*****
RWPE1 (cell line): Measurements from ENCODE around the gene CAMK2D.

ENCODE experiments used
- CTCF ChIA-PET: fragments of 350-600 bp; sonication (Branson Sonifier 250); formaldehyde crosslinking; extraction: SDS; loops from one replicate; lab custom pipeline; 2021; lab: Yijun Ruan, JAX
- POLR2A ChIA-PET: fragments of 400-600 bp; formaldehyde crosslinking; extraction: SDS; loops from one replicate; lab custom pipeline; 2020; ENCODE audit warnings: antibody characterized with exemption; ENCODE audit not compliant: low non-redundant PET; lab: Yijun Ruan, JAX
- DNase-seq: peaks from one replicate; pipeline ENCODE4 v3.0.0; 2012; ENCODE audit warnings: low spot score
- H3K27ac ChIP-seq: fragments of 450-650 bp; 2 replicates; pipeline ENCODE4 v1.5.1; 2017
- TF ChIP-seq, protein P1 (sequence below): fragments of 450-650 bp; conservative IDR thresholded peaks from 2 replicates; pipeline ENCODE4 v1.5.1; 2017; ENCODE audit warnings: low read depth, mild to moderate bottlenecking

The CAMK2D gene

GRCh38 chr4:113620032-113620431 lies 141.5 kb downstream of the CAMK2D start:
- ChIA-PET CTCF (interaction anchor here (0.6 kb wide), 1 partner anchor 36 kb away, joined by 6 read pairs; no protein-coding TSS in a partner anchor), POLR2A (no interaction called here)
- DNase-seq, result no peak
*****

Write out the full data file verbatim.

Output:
RWPE1 (cell line): Measurements from ENCODE around the gene CAMK2D.

ENCODE experiments used
- CTCF ChIA-PET: fragments of 350-600 bp; sonication (Branson Sonifier 250); formaldehyde crosslinking; extraction: SDS; loops from one replicate; lab custom pipeline; 2021; lab: Yijun Ruan, JAX
- POLR2A ChIA-PET: fragments of 400-600 bp; formaldehyde crosslinking; extraction: SDS; loops from one replicate; lab custom pipeline; 2020; ENCODE audit warnings: antibody characterized with exemption; ENCODE audit not compliant: low non-redundant PET; lab: Yijun Ruan, JAX
- DNase-seq: peaks from one replicate; pipeline ENCODE4 v3.0.0; 2012; ENCODE audit warnings: low spot score
- H3K27ac ChIP-seq: fragments of 450-650 bp; 2 replicates; pipeline ENCODE4 v1.5.1; 2017
- TF ChIP-seq, protein P1 (sequence below): fragments of 450-650 bp; conservative IDR thresholded peaks from 2 replicates; pipeline ENCODE4 v1.5.1; 2017; ENCODE audit warnings: low read depth, mild to moderate bottlenecking

The CAMK2D gene

GRCh38 chr4:113620032-113620431 lies 141.5 kb downstream of the CAMK2D start:
- ChIA-PET CTCF (interaction anchor here (0.6 kb wide), 1 partner anchor 36 kb away, joined by 6 read pairs; no protein-coding TSS in a partner anchor), POLR2A (no interaction called here)
- DNase-seq, result no peak